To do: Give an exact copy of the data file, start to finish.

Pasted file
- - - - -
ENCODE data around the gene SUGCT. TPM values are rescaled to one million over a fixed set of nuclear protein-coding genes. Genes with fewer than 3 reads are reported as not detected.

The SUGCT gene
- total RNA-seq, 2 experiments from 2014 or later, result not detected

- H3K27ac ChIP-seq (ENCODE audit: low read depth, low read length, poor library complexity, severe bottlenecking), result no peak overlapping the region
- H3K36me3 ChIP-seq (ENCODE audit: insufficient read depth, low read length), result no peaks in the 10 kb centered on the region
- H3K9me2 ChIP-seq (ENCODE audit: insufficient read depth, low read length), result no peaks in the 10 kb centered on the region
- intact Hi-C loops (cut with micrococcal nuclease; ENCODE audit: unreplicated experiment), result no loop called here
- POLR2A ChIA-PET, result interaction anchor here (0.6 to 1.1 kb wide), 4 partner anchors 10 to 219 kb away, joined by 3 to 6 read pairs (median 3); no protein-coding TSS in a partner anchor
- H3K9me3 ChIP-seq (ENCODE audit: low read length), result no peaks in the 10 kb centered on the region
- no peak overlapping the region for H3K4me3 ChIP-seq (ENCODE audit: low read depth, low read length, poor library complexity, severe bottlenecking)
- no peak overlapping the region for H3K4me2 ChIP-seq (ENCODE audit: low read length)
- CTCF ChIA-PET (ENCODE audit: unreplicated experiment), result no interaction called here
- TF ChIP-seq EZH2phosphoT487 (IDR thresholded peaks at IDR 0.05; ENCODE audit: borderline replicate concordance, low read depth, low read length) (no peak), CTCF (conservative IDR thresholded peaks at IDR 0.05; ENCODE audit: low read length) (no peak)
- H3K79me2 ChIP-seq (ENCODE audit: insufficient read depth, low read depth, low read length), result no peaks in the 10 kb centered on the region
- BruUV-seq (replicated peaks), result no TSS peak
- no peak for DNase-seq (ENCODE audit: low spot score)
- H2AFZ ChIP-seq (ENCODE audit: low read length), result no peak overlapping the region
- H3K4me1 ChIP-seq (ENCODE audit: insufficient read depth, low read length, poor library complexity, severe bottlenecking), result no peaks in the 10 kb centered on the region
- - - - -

ENCODE data around the gene SUGCT. TPM values are rescaled to one million over a fixed set of nuclear protein-coding genes. Genes with fewer than 3 reads are reported as not detected.

The SUGCT gene
- total RNA-seq, 2 experiments from 2014 or later, result not detected

- H3K27ac ChIP-seq (ENCODE audit: low read depth, low read length, poor library complexity, severe bottlenecking), result no peak overlapping the region
- H3K36me3 ChIP-seq (ENCODE audit: insufficient read depth, low read length), result no peaks in the 10 kb centered on the region
- H3K9me2 ChIP-seq (ENCODE audit: insufficient read depth, low read length), result no peaks in the 10 kb centered on the region
- intact Hi-C loops (cut with micrococcal nuclease; ENCODE audit: unreplicated experiment), result no loop called here
- POLR2A ChIA-PET, result interaction anchor here (0.6 to 1.1 kb wide), 4 partner anchors 10 to 219 kb away, joined by 3 to 6 read pairs (median 3); no protein-coding TSS in a partner anchor
- H3K9me3 ChIP-seq (ENCODE audit: low read length), result no peaks in the 10 kb centered on the region
- no peak overlapping the region for H3K4me3 ChIP-seq (ENCODE audit: low read depth, low read length, poor library complexity, severe bottlenecking)
- no peak overlapping the region for H3K4me2 ChIP-seq (ENCODE audit: low read length)
- CTCF ChIA-PET (ENCODE audit: unreplicated experiment), result no interaction called here
- TF ChIP-seq EZH2phosphoT487 (IDR thresholded peaks at IDR 0.05; ENCODE audit: borderline replicate concordance, low read depth, low read length) (no peak), CTCF (conservative IDR thresholded peaks at IDR 0.05; ENCODE audit: low read length) (no peak)
- H3K79me2 ChIP-seq (ENCODE audit: insufficient read depth, low read depth, low read length), result no peaks in the 10 kb centered on the region
- BruUV-seq (replicated peaks), result no TSS peak
- no peak for DNase-seq (ENCODE audit: low spot score)
- H2AFZ ChIP-seq (ENCODE audit: low read length), result no peak overlapping the region
- H3K4me1 ChIP-seq (ENCODE audit: insufficient read depth, low read length, poor library complexity, severe bottlenecking), result no peaks in the 10 kb centered on the region